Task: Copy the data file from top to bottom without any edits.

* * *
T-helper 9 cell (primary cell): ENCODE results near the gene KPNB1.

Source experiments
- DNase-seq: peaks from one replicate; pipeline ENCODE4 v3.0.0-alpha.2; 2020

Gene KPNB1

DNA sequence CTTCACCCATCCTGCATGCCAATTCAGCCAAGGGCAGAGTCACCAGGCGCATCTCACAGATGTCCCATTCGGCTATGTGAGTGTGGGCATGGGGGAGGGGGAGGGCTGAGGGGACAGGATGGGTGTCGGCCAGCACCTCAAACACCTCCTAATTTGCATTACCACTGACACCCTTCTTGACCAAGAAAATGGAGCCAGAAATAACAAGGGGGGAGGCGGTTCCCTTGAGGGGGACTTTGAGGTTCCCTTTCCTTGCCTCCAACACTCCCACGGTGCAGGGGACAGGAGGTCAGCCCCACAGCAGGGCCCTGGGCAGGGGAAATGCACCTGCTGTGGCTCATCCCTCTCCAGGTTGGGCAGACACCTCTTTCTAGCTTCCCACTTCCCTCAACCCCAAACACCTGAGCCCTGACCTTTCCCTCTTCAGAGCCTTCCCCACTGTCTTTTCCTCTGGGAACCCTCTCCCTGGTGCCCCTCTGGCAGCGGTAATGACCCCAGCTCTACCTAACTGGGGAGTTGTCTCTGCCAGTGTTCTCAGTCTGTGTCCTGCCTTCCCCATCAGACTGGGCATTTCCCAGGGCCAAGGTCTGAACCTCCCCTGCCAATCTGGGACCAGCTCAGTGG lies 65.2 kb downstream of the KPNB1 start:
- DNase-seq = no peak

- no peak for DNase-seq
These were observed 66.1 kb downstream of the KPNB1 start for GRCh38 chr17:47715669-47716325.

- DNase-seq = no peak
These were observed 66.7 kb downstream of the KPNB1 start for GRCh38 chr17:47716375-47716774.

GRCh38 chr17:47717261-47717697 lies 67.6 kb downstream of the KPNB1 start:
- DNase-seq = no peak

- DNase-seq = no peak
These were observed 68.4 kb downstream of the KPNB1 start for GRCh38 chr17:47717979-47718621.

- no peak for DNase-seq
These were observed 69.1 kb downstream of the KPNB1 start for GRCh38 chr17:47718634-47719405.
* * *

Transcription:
T-helper 9 cell (primary cell): ENCODE results near the gene KPNB1.

Source experiments
- DNase-seq: peaks from one replicate; pipeline ENCODE4 v3.0.0-alpha.2; 2020

Gene KPNB1

DNA sequence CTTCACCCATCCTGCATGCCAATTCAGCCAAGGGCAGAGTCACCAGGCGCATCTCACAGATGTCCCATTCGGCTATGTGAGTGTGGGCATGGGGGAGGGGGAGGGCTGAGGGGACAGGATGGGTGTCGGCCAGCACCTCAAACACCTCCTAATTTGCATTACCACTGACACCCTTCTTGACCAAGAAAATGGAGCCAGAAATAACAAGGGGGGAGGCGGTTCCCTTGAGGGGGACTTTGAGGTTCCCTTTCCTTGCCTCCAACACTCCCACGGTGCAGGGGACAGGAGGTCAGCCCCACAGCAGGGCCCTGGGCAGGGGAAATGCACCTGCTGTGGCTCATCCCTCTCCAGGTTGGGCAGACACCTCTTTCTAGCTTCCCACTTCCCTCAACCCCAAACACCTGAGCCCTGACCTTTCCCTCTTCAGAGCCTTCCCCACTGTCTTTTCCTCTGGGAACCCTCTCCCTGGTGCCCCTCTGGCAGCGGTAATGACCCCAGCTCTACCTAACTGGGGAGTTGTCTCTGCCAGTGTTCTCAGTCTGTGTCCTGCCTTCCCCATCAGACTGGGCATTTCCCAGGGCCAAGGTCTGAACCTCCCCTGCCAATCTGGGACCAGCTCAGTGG lies 65.2 kb downstream of the KPNB1 start:
- DNase-seq = no peak

- no peak for DNase-seq
These were observed 66.1 kb downstream of the KPNB1 start for GRCh38 chr17:47715669-47716325.

- DNase-seq = no peak
These were observed 66.7 kb downstream of the KPNB1 start for GRCh38 chr17:47716375-47716774.

GRCh38 chr17:47717261-47717697 lies 67.6 kb downstream of the KPNB1 start:
- DNase-seq = no peak

- DNase-seq = no peak
These were observed 68.4 kb downstream of the KPNB1 start for GRCh38 chr17:47717979-47718621.

- no peak for DNase-seq
These were observed 69.1 kb downstream of the KPNB1 start for GRCh38 chr17:47718634-47719405.